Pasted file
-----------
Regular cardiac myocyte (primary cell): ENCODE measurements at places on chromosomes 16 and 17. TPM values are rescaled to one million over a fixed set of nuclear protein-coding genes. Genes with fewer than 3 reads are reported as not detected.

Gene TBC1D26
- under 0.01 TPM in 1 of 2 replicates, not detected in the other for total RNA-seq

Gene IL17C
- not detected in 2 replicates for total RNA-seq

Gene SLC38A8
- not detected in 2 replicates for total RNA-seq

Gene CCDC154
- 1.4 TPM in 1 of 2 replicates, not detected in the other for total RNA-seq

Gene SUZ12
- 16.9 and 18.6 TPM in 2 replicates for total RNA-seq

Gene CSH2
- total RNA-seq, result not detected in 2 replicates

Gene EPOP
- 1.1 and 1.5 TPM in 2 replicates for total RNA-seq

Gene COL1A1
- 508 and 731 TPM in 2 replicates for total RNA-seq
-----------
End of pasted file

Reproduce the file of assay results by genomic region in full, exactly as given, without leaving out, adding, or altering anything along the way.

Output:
Regular cardiac myocyte (primary cell): ENCODE measurements at places on chromosomes 16 and 17. TPM values are rescaled to one million over a fixed set of nuclear protein-coding genes. Genes with fewer than 3 reads are reported as not detected.

Gene TBC1D26
- under 0.01 TPM in 1 of 2 replicates, not detected in the other for total RNA-seq

Gene IL17C
- not detected in 2 replicates for total RNA-seq

Gene SLC38A8
- not detected in 2 replicates for total RNA-seq

Gene CCDC154
- 1.4 TPM in 1 of 2 replicates, not detected in the other for total RNA-seq

Gene SUZ12
- 16.9 and 18.6 TPM in 2 replicates for total RNA-seq

Gene CSH2
- total RNA-seq, result not detected in 2 replicates

Gene EPOP
- 1.1 and 1.5 TPM in 2 replicates for total RNA-seq

Gene COL1A1
- 508 and 731 TPM in 2 replicates for total RNA-seq